Free Ice Cream to Help Save Honey Bees

Bee populations are known to be on a steep decline. And it’s worrisome because the many benefits given to us by the cutesy bugs (please click at your own risk, lest you faint of cuteness) are no secret to our generation, to environmental activists and non-activists alike. Some people already act of their own volition, like communities turning empty lots into bee homes and repairing beekeeping equipment. The UK has even banned pesticides that are harmful to bees.

Another stint in the bee-saving movement comes from ice cream company Häagen-Dazs, as they give away free ice cream cones to promote the advocacy.

This year marks the 10th anniversary of the Häagen-Dazs Loves Honey Bees campaign . . . Since starting 10 years ago, Häagen-Dazs has donated over $1 million to bee research and planted over 11,000 plants. If you want to help the bees too, the ice cream company asks that you donate to the Xerces Society—they have a goal of planting 1 million acres of habitat for bees.

A third of Häagen-Dazs products apparently depend on the honey bees, and so does a third of our entire food intake, which makes their decreasing population truly alarming.

The annual Free Cone Day serves as a recognition of whom Adam Hanson, President and General Manager of the food company, calls “pollinators that make our ice cream possible.” Of course, the event doesn’t stop at recognition of the hard-working bees. It is, more than anything, a call for help.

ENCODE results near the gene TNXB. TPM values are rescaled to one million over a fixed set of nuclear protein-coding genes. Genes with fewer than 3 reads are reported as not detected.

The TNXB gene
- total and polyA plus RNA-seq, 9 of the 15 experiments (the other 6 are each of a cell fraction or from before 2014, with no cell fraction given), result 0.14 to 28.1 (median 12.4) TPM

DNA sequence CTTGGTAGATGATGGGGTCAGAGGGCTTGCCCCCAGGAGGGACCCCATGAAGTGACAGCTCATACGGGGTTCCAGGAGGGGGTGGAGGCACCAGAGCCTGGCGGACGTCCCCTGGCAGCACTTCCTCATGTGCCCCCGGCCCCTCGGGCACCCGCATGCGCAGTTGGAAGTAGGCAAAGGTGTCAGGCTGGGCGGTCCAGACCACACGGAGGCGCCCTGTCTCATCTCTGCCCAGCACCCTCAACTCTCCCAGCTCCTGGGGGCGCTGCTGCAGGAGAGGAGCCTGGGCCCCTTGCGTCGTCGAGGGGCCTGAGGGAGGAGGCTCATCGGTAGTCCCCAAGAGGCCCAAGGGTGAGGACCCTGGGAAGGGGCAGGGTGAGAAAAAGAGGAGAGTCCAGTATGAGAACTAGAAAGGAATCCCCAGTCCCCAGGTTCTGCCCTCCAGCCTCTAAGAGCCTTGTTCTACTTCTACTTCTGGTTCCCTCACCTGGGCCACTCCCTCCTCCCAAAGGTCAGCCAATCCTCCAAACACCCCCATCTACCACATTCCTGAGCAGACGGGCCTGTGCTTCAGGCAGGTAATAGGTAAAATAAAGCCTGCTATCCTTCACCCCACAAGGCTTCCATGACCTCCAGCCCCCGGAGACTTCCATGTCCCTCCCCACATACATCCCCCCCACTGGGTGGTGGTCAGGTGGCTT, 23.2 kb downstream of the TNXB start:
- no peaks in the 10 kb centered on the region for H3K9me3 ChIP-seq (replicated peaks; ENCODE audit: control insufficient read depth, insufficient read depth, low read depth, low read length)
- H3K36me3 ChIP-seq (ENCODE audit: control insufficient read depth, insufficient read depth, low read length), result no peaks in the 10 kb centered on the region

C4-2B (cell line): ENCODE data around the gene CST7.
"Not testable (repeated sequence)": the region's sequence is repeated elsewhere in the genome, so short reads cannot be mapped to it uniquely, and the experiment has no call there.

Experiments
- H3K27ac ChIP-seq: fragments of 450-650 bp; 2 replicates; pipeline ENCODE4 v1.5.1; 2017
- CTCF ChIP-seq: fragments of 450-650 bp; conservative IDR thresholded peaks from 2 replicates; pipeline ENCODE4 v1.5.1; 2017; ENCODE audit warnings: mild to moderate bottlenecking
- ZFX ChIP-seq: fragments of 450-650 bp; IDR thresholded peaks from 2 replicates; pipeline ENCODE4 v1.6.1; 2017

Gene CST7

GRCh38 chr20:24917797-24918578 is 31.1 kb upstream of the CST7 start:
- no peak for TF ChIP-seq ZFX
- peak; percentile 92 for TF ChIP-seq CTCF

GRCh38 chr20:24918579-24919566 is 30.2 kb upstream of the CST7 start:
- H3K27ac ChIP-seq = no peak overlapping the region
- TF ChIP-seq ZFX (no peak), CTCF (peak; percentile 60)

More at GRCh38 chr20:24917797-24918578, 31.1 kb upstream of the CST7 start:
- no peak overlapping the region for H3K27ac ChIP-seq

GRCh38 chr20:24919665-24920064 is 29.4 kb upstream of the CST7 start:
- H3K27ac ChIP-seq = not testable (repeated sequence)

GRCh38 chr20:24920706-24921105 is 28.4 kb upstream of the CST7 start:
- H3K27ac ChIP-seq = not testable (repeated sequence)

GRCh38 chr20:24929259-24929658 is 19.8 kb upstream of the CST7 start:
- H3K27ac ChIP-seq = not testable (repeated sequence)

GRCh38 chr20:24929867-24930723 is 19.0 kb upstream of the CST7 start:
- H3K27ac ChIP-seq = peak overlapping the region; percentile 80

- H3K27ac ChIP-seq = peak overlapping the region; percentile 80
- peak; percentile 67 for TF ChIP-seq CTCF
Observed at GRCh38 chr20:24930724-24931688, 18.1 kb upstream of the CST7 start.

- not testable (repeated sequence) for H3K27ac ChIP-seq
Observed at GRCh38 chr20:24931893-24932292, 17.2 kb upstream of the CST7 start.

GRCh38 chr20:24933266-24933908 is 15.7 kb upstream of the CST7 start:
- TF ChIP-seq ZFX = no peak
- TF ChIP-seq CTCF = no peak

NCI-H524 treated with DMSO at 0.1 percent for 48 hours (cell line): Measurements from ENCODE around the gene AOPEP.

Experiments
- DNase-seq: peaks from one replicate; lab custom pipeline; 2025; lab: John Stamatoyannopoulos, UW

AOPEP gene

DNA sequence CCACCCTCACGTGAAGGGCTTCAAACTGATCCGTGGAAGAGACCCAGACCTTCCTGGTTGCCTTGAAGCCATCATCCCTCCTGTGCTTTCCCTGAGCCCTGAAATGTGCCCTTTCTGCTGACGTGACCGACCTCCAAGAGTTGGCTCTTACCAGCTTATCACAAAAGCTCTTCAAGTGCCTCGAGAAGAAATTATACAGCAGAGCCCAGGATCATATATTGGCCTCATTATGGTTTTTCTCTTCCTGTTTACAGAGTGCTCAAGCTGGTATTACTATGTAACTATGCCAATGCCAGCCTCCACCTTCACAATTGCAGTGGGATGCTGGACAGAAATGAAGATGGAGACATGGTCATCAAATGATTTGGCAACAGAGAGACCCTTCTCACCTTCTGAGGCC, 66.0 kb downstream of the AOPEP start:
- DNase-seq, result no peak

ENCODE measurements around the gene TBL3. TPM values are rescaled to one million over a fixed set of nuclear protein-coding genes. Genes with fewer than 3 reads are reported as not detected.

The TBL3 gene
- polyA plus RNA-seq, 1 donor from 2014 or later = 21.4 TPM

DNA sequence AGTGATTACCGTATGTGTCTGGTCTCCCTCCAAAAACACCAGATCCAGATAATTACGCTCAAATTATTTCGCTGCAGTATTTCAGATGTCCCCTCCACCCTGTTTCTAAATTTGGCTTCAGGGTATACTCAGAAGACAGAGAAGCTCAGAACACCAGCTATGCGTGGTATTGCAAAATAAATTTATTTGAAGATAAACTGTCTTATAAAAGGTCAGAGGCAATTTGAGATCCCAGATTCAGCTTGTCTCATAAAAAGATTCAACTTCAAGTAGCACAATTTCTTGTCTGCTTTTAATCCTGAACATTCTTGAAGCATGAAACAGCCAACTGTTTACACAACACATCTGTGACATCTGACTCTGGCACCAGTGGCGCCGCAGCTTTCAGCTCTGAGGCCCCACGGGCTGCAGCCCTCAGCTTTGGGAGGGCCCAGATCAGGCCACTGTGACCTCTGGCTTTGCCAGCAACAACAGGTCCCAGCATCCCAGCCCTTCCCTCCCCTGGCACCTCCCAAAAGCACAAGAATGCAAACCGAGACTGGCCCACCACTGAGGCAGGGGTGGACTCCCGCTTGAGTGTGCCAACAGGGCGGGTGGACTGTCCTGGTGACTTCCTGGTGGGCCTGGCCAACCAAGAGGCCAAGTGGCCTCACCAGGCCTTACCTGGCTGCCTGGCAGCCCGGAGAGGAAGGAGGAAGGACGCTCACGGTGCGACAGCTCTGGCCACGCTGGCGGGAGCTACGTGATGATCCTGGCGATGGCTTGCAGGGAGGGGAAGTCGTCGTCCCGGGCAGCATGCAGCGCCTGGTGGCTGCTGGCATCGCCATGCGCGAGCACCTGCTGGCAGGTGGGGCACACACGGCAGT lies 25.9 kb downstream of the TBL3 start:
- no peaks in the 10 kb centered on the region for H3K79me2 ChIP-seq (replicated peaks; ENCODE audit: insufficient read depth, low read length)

“With this year marking the 10th anniversary of the brand’s honey bee support, we wanted to build on that information and encourage everyone to band together for this important cause.”

Many people want to save the honey bees, not just for their general cuteness, but for their steadfast role in our food supply. And come on, let’s just be honest here. Who wouldn’t want to help in the name of free ice cream?

 

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Old Man Walks Miles Searching Kidney Donor For Wife

Putting a family member before yourself is often a no-brainer. Mary Jane Fields prioritized her cancer-stricken sister by undergoing a risky skin transplant. Preteen Jacee Dellapena delivered her own baby brother. 74-year-old Wayne Winters kicked off a compassionate autumn season by walking miles every day in search of a kidney donor for his wife.

“She’s on dialysis and she doesn’t like it, it’s horrible,” Winters [said]. “This is the worst I’ve ever seen her. She don’t look good.”

The determined senior wears a sandwich sign advertising wife Deanne’s blood type and his contact number. Even more inspiring is what the rear sign reads: “1,000 kidneys needed in Utah and Idaho.” Several offers have since come through, but the wait is far from over. Yet, Deanne remains positive.

Deanne says she has “hope and faith” that a kidney match will be found somehow. “I have a lot of living left to do,”

Winters has vowed to find a donor for as long as it takes and continue to raise awareness even afterward. That’s true love right there — and it goes beyond blood.

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